Lease negotiations between the Buffalo Bills and state and county officials have stalled, opening the possibility that a one-year interim deal will have to be reached for the team to keep playing at Ralph Wilson Stadium next season.
Bills CEO Russ Brandon said Wednesday that there's been no progress in talks for two months, forcing the team to readjust its plans on whether a long-term deal can be reached once the current lease expires July 31.
"They have stalled over the last few months, and hopefully, we'll restart the process and reset the calendar in the near future," Brandon told The Associated Press. "We've been ready to go and have been in discussions with the appropriate parties for many months now. Over the last few months, we've hit somewhat of a cone of silence in the discussions."
Erie County Executive Mark Poloncarz acknowledged a lag in negotiations and that the three parties still have differences to settle before reaching a deal.
"It's a complicated three-part agreement, and you've got to have everybody on the same page," Poloncarz said. "And I'll say this, we're not on the same page with everything with the Buffalo Bills at this moment, just like the state's not on the same page with the Buffalo Bills or Erie County. We're getting there."
The Buffalo News first reported talks had stalled in its editions Wednesday.
The lack of progress in negotiations has already led to one setback.
Brandon said the team will miss a deadline this month to apply for an NFL loan assistance program to help offset the $200-$220 million in costs the Bills and taxpayers would share for proposed renovations and upgrades to the 39-year-old stadium.
Brandon said the Bills needed to present its proposal for loan assistance at a committee meeting in order to have it placed on the agenda for a league meeting next month. The next chance the Bills will have to do that won't be until March.
That could be too late for the Bills to receive loan assistance for next season, putting the team in a position to have to negotiate to extend its current lease by one year.
"It's certainly a possibility," Brandon said, referring to settling for a one-year deal. "We have a lot of work to get done in a short amount of time, and there are many levers to this process."
Poloncarz said the county and state are on board with a one-year extension, and he has no reason to believe NFL owners would object. Poloncarz added the framework of a one-year extension would be similar to the team's existing lease.
"Nobody wants to have a gun at their heads thinking if we don't get it done by the end of the season then what's going to happen," Poloncarz said. "By doing an extension, it guarantees the Bills are here for the full 2012 season, and it gives us ample time during the next 18 months or so to continue these negotiations."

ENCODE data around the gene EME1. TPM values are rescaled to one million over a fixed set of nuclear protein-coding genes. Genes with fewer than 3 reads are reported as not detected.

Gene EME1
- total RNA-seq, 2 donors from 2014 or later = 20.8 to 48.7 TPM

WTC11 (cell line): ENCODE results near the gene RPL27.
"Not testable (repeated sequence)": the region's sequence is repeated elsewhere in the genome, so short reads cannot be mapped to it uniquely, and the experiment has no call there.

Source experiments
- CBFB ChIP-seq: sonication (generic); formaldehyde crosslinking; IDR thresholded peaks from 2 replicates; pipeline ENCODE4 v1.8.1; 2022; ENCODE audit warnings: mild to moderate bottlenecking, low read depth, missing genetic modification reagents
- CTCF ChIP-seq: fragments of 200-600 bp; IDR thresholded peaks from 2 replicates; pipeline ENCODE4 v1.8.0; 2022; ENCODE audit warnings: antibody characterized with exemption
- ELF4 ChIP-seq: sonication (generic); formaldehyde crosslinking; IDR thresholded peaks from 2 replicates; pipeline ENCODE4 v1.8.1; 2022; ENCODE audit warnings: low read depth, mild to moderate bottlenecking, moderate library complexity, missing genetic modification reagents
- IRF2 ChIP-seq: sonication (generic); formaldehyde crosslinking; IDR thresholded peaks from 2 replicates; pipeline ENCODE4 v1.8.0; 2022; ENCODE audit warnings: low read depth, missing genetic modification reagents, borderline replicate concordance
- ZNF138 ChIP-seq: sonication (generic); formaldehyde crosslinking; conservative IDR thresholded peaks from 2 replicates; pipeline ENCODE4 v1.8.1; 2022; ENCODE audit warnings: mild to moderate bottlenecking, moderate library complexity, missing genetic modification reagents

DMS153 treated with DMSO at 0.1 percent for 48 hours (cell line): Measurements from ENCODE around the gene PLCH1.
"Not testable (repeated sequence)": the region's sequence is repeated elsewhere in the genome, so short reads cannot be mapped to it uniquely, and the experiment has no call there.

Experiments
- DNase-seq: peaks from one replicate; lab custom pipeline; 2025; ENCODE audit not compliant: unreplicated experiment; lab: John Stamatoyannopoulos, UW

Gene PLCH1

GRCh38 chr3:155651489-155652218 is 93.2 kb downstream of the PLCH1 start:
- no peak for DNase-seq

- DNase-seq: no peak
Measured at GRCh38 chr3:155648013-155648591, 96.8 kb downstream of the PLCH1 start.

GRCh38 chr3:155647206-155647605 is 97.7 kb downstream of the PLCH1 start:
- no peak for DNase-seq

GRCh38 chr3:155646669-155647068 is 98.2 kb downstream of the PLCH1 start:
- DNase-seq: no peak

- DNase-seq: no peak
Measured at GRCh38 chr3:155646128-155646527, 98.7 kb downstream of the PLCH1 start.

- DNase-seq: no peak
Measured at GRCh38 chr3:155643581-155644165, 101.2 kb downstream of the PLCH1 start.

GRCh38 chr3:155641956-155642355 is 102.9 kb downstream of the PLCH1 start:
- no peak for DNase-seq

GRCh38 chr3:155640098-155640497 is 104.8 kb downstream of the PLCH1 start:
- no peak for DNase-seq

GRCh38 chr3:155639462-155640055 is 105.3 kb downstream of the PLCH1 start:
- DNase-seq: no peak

Poloncarz and the state have a meeting set for Sept. 21, but noted the last time the three parties met was June 29.
Lt. Gov. Robert Duffy disputed claims that negotiations have stalled, saying state representatives have been in constant negotiations with the team and local government for the last several months.
"Let's set the record straight: the governor and this administration are actively negotiating in good faith with the Bills," Duffy said in a released statement.
"Keeping the Bills in Buffalo is critically important to the state and the region. And this administration is committed to doing everything we can to ensure that the Bills remain in western New York," Duffy said. "If taxpayers are going to be asked for substantial financial support for stadium improvements, they must be assured of a long term commitment by the Bills to stay in Buffalo regardless of future ownership."
Josh Vlasto, spokesman for New York Gov. Andrew Cuomo, noted that the state, last month, hired attorney Irwin Raij to assist in negotiations. Raij specializes in stadium development projects and lease agreements. He was most recently represented Guggenheim Baseball Management in buying the Los Angeles Dodgers.
Vlasto also noted that Cuomo included spending millions of dollar to retain the Bills among his list of "critical economic development projects."
The state has a large stake in keeping the Bills, because the team is estimated to generate between $15 million and $20 million in state taxes. Erie County also has a stake, because it controls the stadium lease.
The parties have already missed one artificial deadline set by Poloncarz, who wanted a tentative deal done by the end of July.
Brandon sidestepped a question of how confident he was that a deal would be completed.
"I'm very confident that we have our ducks in the proverbial row to sit down and have meaningful and thoughtful conversations with our stakeholders," he said. "It's our No. 1 initiative. So we're always ready and willing to talk at the drop of a hat. We're ready to go at any point, and have been over a year."
The Bills are also negotiating with Rogers Communications to renew a five-year series of home games Buffalo plays in Toronto. The current deal runs out this year after the Bills "host" the Seattle Seahawks in Canada's largest city and financial capital on Sept. 16.
Brandon said he expects to resume discussions with Rogers officials within the next three weeks. He said talks were delayed because the team was focused on training camp, the start of the season and lease negotiations.
Brandon said lease talks will have no effect on renewing the deal to play in Toronto.
Associated Press writers Michael Virtanen, in Albany, N.Y., and Carolyn Thompson, in Buffalo, contributed to this report.